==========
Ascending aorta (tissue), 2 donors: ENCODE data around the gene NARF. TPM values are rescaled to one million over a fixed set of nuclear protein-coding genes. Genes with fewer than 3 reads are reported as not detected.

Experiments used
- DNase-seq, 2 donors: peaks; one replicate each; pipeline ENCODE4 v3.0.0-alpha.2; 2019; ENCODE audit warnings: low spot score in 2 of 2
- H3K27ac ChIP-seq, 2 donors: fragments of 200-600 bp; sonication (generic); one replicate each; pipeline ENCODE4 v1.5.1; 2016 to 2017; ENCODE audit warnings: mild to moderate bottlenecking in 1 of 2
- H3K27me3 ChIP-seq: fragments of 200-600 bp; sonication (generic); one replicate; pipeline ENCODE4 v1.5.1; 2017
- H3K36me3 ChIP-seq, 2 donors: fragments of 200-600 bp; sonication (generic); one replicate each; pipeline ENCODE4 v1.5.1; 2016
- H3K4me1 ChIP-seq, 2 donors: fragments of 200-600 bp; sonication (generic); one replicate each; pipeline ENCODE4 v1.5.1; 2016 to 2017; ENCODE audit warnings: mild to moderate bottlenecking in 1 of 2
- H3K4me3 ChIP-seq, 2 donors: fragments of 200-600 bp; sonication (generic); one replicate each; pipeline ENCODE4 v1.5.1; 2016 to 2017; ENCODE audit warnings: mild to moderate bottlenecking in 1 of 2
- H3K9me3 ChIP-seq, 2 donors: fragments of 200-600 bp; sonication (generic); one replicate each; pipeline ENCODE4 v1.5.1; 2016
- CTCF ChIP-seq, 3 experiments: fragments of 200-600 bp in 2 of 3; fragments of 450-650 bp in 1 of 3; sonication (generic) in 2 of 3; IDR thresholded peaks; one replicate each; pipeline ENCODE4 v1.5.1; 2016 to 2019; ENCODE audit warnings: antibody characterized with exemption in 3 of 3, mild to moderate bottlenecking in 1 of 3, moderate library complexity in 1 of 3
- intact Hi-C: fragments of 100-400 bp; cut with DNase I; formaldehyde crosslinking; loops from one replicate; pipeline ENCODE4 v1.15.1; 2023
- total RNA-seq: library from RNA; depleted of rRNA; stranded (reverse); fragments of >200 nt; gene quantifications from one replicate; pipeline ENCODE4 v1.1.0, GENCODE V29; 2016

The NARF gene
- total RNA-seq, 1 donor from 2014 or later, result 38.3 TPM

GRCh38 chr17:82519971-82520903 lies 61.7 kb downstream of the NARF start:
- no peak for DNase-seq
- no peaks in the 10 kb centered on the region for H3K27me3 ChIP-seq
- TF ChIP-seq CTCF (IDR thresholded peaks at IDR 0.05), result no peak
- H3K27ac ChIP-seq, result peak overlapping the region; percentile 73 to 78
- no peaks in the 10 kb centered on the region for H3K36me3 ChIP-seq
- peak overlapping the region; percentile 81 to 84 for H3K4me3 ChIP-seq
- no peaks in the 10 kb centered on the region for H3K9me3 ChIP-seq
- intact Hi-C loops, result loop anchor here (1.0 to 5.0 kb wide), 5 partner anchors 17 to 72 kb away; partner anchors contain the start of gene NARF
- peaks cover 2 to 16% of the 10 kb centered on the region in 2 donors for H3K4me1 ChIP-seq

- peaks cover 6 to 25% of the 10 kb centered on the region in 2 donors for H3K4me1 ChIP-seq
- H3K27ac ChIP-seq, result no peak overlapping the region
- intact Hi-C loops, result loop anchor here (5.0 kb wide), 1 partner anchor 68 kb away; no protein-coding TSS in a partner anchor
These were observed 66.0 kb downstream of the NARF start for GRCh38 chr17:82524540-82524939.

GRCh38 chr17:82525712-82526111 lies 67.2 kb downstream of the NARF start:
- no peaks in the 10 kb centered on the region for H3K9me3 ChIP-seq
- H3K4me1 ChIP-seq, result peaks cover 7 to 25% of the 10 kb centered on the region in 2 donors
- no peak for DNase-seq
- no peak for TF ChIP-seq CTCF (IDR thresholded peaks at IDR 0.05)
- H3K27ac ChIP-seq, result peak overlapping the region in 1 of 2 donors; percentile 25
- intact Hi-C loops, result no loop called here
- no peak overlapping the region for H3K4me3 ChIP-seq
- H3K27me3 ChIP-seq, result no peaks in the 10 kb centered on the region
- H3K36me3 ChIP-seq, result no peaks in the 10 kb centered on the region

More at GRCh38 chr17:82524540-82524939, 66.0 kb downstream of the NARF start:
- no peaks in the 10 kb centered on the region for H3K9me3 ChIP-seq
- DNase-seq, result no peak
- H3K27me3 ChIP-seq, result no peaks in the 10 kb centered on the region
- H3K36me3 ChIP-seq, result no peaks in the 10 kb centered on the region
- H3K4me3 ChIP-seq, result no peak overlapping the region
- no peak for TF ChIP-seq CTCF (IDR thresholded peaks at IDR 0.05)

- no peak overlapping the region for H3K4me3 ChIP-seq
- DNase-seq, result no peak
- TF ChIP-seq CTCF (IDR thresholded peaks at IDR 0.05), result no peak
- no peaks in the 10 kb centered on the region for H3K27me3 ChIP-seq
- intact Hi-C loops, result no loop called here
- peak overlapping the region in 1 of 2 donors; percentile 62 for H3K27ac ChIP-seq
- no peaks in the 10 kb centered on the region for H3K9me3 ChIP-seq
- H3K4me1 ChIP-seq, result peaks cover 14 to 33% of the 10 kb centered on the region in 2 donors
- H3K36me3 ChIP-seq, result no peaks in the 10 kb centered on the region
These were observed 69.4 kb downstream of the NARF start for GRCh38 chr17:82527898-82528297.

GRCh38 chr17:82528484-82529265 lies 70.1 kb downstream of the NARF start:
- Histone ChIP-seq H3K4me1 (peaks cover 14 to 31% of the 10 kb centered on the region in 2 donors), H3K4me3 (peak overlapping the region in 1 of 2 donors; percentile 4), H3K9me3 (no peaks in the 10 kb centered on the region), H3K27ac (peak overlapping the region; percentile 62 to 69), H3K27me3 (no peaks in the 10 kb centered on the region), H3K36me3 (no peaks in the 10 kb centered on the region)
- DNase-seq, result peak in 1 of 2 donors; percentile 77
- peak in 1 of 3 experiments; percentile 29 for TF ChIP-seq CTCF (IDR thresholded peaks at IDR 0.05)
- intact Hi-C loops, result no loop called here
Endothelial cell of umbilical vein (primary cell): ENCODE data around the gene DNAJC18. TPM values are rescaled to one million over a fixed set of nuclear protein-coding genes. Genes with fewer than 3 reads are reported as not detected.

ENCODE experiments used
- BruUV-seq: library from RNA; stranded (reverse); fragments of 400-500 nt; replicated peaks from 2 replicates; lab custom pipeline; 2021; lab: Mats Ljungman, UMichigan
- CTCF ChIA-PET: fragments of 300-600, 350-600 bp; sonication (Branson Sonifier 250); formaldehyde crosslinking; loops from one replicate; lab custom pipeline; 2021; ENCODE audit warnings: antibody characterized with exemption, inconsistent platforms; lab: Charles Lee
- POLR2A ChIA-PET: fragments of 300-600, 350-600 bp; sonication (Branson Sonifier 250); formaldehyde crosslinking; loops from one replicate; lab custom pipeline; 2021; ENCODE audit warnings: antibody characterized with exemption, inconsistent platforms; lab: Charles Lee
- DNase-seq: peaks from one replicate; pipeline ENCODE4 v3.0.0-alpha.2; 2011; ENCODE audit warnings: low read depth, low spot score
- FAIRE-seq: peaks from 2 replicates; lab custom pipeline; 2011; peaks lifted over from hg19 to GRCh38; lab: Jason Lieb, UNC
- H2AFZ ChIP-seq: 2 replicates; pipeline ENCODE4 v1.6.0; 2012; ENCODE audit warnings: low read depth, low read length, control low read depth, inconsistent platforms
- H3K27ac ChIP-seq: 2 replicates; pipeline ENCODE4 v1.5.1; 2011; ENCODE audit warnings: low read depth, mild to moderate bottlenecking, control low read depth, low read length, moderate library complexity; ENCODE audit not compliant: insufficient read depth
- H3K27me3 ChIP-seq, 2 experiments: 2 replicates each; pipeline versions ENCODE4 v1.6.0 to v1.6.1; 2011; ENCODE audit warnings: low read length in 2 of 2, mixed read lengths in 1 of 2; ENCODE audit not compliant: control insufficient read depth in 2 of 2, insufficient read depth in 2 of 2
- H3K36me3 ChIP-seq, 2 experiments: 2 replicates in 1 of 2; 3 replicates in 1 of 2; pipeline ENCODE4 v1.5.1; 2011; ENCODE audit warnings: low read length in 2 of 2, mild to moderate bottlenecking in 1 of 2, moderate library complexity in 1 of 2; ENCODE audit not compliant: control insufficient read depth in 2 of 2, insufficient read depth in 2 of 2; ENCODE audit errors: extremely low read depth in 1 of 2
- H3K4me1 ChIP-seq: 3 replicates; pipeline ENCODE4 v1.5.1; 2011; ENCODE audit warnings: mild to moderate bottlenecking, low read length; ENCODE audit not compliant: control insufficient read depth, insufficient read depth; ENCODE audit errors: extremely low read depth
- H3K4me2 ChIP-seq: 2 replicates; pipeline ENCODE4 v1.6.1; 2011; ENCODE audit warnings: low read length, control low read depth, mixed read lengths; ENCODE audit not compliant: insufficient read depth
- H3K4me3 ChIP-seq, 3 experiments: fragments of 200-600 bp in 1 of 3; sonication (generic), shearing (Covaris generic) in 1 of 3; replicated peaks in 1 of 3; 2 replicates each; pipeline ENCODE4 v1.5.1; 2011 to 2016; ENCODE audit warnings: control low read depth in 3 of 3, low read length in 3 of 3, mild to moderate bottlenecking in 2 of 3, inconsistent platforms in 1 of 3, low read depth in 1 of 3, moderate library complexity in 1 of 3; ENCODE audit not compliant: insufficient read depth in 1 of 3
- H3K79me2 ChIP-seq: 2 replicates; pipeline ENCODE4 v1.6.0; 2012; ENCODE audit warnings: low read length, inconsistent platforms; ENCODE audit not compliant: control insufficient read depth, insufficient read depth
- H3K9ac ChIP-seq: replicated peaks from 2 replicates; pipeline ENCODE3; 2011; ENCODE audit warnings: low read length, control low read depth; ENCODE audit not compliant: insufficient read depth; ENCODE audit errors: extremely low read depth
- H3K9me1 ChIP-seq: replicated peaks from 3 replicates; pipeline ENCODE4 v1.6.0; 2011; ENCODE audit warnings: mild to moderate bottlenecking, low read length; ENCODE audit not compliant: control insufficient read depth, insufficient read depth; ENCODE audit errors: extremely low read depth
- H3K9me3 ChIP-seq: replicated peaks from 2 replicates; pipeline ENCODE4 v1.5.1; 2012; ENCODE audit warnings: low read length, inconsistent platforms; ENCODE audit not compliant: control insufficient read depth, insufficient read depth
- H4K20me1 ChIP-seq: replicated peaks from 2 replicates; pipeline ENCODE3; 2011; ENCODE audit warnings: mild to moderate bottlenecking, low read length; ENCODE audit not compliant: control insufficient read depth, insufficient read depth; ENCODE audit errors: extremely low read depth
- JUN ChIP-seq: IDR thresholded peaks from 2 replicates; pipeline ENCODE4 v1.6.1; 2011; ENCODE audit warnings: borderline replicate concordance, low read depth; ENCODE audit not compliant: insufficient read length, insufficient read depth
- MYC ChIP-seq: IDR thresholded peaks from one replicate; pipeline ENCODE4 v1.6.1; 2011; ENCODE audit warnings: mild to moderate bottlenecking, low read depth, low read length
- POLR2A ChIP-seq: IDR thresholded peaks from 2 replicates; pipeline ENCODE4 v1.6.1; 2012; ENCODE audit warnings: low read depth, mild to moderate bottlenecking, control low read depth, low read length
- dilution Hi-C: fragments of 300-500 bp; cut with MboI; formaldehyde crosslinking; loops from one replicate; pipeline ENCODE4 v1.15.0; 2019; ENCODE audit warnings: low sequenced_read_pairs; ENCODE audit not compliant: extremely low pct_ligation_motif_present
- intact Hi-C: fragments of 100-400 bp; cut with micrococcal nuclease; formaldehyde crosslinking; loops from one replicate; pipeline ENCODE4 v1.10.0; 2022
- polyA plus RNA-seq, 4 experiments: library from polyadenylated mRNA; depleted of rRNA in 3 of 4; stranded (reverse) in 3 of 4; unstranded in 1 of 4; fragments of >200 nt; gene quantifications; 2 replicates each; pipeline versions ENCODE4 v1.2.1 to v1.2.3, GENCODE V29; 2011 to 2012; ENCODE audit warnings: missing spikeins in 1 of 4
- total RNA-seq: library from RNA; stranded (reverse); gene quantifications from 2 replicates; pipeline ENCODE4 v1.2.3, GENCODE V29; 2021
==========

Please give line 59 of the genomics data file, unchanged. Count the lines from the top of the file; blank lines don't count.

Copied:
- peak in 1 of 3 experiments; percentile 29 for TF ChIP-seq CTCF (IDR thresholded peaks at IDR 0.05)